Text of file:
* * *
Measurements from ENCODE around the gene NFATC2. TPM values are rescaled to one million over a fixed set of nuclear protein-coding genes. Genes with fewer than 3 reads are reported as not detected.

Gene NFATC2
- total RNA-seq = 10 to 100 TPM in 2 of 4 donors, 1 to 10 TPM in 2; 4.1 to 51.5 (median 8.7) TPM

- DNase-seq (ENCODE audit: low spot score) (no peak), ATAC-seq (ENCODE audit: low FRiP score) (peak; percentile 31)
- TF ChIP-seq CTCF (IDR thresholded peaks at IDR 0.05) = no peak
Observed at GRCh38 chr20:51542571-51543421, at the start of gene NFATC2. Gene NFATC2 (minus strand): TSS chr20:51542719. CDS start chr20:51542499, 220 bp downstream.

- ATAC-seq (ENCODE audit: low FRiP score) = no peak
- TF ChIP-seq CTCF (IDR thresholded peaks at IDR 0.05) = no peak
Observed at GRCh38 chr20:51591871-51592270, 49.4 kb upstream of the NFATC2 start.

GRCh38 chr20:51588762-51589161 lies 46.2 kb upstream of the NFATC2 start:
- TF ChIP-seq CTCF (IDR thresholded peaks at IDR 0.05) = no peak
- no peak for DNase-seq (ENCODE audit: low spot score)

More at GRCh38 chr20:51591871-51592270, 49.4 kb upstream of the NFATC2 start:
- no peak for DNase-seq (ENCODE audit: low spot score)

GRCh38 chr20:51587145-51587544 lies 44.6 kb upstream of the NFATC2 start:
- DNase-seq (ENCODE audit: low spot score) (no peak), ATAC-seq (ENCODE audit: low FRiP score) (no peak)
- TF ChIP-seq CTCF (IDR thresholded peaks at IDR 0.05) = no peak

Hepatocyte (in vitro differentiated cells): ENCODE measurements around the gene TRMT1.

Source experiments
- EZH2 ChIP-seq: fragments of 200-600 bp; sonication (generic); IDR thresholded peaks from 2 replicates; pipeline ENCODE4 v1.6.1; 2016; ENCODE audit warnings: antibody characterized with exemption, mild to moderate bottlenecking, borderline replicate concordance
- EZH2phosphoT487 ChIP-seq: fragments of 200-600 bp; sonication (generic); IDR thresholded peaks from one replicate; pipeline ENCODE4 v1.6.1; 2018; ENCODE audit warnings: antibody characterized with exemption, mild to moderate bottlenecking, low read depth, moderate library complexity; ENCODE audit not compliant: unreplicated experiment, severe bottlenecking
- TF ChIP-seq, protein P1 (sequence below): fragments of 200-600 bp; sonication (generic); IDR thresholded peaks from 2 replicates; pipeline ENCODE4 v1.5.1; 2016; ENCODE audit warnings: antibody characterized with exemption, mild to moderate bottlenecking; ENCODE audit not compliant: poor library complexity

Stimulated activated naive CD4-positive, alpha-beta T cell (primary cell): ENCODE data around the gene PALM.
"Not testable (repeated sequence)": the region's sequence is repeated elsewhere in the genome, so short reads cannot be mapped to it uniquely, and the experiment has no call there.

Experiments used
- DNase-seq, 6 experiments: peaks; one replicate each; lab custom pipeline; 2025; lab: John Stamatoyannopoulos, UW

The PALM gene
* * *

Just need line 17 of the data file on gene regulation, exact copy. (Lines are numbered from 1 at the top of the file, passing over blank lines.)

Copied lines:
- TF ChIP-seq CTCF (IDR thresholded peaks at IDR 0.05) = no peak